A 16-member commission on Tuesday will begin reviewing the Feb. 14 mass shooting at Marjory Stoneman Douglas High School, looking into the circumstances of the crime, the background of the alleged shooter and recommendations to prevent future tragedies.
The Marjory Stoneman Douglas High School Public Safety Commission, which was created as part of a sweeping school-safety law (SB 7026) signed by Gov. Rick Scott last month, will hold its initial meeting at the Broward College campus in Coconut Creek.
Andrew Pollack, a member of the commission whose 18-year-old daughter Meadow Jade was one of the 17 students and staff killed at the high school in Parkland, said he wants to see a thorough review of the record of Nikolas Cruz, the former student who has been charged with the mass killing.
Pollack also said the commission should hold officials “accountable for their incompetence” that may have led to the tragedy.
“My daughter was murdered. So there is no bringing her back,” Pollack said in an interview with The News Service of Florida Monday. “But if I can feel some satisfaction that it won’t happen in another school….if we can use this and make it a preventative measure, it would make me feel like my daughter’s death wasn’t in vain.”
The law directs the commission, which will be headed by Pinellas County Sheriff Bob Gualtieri, to “investigate system failures” in the Broward shooting and prior mass shootings in Florida and to “develop recommendations for the system improvements.”
The commission will develop a timeline of the Stoneman Douglas shooting and the incident response “and all relevant events preceding the incident, with particular attention to all perpetrator contacts with local, state and national government agencies and entities and any contract providers of such agencies and entities.”
Cruz, 19, had a lengthy history of mental health problems, documented by dozens of interactions with educators, law enforcement, mental-health professionals and others. The FBI had received at least two alerts warning that Cruz posed a danger.
Pollack said he believes Cruz’s prior contact with law enforcement and school officials should have led to consequences or charges prior to the shooting.
“I really want to look into this kid’s record. And I think we’re going to find a lot of incompetency and a lot of covering up of records in this whole process,” Pollack said.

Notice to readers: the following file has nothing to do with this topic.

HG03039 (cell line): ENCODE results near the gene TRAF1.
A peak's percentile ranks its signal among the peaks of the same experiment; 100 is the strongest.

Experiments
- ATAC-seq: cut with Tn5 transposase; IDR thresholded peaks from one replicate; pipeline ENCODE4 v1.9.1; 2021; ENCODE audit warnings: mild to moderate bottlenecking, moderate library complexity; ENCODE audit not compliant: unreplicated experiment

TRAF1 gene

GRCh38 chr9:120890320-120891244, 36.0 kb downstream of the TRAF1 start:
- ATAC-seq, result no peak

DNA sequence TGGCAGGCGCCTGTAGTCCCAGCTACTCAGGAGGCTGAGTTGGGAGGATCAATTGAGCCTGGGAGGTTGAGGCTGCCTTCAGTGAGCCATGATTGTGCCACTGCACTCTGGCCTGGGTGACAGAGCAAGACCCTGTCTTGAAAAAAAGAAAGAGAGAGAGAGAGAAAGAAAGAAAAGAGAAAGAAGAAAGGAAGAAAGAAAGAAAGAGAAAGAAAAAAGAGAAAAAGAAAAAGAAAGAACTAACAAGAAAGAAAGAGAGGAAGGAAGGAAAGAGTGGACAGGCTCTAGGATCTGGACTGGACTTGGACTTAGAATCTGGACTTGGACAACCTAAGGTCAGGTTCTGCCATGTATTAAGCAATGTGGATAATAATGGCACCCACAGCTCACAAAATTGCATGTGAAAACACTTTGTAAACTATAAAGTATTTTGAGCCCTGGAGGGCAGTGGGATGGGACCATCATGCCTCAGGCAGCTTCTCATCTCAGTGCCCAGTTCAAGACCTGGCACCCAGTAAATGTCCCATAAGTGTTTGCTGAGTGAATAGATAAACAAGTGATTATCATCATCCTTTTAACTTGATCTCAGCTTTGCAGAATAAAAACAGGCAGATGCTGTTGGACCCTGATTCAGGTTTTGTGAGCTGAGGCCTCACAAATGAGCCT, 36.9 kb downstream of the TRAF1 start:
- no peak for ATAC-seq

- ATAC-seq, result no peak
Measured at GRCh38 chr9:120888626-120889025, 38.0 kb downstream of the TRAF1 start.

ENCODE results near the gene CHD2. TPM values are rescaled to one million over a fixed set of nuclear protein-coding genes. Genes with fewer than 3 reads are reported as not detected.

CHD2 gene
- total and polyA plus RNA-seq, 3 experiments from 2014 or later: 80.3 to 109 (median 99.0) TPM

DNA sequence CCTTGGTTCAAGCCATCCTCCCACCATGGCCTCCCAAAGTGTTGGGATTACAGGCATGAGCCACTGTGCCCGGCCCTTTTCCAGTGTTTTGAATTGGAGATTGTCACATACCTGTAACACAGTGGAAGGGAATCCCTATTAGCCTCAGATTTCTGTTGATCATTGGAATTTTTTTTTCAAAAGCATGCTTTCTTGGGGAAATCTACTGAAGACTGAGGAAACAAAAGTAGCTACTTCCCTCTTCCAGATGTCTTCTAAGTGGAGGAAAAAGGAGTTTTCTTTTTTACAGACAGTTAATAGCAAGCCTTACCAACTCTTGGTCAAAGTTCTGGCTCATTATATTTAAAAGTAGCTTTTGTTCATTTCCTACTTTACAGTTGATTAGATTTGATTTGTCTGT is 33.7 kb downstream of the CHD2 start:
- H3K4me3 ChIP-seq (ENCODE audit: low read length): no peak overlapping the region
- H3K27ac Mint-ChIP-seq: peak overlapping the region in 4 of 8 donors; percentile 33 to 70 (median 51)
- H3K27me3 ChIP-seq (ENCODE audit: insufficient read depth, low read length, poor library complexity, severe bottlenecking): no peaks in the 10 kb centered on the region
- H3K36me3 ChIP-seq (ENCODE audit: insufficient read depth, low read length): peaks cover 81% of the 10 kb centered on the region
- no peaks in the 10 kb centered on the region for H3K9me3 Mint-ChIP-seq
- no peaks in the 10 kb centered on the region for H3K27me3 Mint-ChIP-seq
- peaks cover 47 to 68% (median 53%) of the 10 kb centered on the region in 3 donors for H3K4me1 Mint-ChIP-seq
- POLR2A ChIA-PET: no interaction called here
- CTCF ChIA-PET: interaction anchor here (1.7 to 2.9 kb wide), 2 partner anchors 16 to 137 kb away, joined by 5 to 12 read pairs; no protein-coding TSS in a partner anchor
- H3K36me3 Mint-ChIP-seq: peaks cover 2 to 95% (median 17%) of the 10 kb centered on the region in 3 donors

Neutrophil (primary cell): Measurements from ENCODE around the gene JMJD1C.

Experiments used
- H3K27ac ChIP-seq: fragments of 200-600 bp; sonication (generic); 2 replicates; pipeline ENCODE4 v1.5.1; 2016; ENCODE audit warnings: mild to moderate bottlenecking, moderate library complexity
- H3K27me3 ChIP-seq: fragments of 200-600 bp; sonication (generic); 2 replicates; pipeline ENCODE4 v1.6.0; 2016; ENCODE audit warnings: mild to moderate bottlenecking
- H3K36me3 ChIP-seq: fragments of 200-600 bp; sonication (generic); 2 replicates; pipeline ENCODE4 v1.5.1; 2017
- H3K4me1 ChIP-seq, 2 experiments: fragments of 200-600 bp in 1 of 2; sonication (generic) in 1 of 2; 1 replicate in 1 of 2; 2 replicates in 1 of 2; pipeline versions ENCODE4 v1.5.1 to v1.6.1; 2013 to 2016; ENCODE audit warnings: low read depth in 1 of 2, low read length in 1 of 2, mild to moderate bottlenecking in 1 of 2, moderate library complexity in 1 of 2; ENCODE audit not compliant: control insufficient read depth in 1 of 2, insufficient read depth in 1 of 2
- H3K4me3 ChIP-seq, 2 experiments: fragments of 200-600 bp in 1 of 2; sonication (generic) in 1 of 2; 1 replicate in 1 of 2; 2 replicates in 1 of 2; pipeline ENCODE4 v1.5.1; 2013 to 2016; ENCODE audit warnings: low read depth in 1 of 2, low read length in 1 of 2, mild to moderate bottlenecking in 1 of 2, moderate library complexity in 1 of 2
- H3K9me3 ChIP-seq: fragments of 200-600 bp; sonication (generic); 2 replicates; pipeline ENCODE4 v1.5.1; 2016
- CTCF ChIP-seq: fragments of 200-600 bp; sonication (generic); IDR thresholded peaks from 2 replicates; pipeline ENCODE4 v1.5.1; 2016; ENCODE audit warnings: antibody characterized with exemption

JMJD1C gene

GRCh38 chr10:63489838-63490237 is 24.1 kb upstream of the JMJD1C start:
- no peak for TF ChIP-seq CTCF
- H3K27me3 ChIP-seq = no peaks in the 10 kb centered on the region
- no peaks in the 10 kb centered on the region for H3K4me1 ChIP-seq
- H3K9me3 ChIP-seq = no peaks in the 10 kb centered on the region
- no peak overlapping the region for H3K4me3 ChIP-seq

The commission, which is under the Florida Department of Law Enforcement, has the ability to subpoena records and witnesses.
“That’s all going to come out. No one is going to be able to hide from us,” Pollack said.
Other items on the commission’s agenda are a review of Florida’s policies for dealing with “active assailants” on school campuses, with a comparison to “best practices” policies around the nation.
The commission will also review the use of school resource officers on the campuses, with the goal of making a recommendation on the appropriate ratio of law enforcement officers to the student population and school facility.
After their regular meeting, the commission is scheduled to visit the Stoneman Douglas campus late Tuesday afternoon, although members will not be allowed inside the classroom building where the shootings occurred because it is still an active crime scene.
The commission, which is authorized to meet through 2023, will file its initial report and recommendations to Gov. Scott and the Legislature by Jan. 1.
A tentative schedule that will be reviewed by the commission on Tuesday includes the recommendation that its staff report key investigative findings and witness statements to the panel by June 1.
Commission members were appointed by Scott, House Speaker Richard Corcoran, R-Land O’Lakes, and Senate President Joe Negron, R-Stuart.
The commission includes three parents of Stoneman Douglas victims; seven members with law enforcement ties, including FDLE Commissioner Rick Swearingen; three serving in school systems; a prosecutor; a mental health expert; and Sen. Lauren Book, D-Plantation.